Sylvia’s workshop on ‘Junior Fiction: Settings that Stick’ has sold out, but do hit the wait list button: she’ll run another if there’s interest. And you can always sign up for the rerun of her sold-out Character workshop, on 27th February. Details for all workshops can be found at www.speakeasy.com/speaker/sylvia-bishop 

44 Tiny Acrobats, along with the prequel, 44 Tiny Secrets! are available here, and at all other bookshops. 

44 Tiny Acrobats tells the story of when Fry’s Circus pitches its tent opposite Betsy’s house, and despite her Grandad’s reluctance because of his memories of Grandma’s circus days, Betsy can’t resist the lure of the circus. 

But when Betsy’s 44 pygmy mice escape from their box during the show, she has no choice but to join them on stage. And suddenly, running away with the circus seems like the only thing left to do. 

Illustrated in two-tone colour, this sequel beautifully encompasses all the fun of the circus, whilst also exploring how the past has a habit of catching up with you. Captivating and delightful. 

With thanks to Sylvia Bishop and Little Tiger Press.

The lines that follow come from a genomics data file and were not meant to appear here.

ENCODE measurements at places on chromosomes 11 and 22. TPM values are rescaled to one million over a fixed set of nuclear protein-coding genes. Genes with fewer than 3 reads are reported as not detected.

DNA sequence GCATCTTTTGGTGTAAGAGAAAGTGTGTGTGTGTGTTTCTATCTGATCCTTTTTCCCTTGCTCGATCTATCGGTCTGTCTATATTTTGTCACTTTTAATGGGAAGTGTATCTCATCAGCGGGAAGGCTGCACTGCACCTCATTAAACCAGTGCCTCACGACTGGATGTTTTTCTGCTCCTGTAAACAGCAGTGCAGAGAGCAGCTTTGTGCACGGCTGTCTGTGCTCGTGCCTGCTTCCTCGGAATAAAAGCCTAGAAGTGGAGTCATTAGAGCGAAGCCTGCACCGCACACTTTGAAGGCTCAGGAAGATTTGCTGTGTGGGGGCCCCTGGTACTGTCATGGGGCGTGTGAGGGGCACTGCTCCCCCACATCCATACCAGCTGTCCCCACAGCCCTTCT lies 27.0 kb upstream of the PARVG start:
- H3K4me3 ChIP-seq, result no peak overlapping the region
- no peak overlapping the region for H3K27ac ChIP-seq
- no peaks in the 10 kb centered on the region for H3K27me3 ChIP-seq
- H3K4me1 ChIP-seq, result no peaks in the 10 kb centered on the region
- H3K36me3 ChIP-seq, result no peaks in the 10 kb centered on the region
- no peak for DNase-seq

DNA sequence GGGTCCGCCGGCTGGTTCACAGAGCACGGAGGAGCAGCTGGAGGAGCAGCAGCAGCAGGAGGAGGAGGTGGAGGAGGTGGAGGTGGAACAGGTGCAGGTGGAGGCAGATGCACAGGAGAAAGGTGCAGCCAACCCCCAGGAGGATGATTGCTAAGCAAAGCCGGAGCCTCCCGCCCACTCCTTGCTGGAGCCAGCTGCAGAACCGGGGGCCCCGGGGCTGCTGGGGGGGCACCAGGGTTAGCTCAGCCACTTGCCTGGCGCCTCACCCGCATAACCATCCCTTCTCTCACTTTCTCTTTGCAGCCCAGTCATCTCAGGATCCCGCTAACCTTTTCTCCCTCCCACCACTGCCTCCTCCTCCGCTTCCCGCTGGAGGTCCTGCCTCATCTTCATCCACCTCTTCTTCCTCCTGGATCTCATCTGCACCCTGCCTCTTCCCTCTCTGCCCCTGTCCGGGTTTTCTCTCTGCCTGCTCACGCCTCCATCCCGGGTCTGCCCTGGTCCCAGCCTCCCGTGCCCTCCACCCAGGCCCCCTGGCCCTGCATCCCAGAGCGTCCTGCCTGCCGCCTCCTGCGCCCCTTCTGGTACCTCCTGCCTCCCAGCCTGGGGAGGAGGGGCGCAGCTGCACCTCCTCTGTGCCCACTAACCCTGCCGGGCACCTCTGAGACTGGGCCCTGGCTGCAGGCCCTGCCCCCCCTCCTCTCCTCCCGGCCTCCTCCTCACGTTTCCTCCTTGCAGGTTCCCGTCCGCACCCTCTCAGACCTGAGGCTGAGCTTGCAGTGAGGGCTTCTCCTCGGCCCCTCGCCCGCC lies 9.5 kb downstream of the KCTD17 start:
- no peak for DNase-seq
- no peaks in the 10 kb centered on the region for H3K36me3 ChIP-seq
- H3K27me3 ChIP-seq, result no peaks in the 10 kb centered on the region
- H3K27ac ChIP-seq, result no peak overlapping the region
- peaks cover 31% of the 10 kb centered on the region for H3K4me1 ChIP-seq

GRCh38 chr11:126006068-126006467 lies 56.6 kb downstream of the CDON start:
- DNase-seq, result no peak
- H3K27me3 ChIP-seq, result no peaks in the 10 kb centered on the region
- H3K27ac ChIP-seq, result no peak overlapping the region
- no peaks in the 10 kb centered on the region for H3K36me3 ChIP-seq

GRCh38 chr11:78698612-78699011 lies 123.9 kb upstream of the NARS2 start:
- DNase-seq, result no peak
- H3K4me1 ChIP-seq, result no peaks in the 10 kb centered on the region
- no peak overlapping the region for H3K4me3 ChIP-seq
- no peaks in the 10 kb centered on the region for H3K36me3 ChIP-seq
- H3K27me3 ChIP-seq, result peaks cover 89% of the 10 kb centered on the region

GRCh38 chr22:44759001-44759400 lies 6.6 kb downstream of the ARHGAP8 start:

Holocaust Memorial Day: Fiction for children

How do you teach primary school children about the Holocaust? Many years ago, I edited a large non-fiction title about the Holocaust for children aged eight and over, and each page carried an angst-ridden decision. Which photograph captures the truth and yet is appropriate for learning at that age? Which statistics to include? Which real-life stories? How to describe something so evil to children so young?

Recently, children’s authors have stepped up to this daunting task and produced some amazing titles that give context to the genocide, show truths without resorting to horror, and illuminate the very real emotions and scars of Holocaust survivors.

after the war
In the middle of last year, Tom Palmer, known for his books on football and history, published After the War with dyslexia specialist and reluctant reader publisher Barrington Stoke. Based on the true story of the Windemere Boys, it is a heartfelt and engaging piece of fiction that explores the emotions of survivors, whilst still carrying the boyishness and wonder that is a child’s exploration of the world.

Yossi and friends, Mordecai and Leo, arrive on the Calgarth Estate next to Lake Windermere after being liberated from Auschwitz. With the help of a multitude of kind adults, they try to rediscover joy for life and hope for the future. Palmer gently extricates the intricacies of their friendships, whilst also referencing Yossi’s past in Nazi-occupied Europe, and the terrible scars the boys carry with them. Palmer does a superb job of linking moments in the present to memories of an horrific past, be it the innocence of feathers falling from split pillows invoking memories of ash, to a synagogue service bringing up the scars of the Nazi terrors of book burning and desecration. But there is also the boyhood delight in simple present pleasures – a bicycle, a late summer storm, a bowl of tomato soup.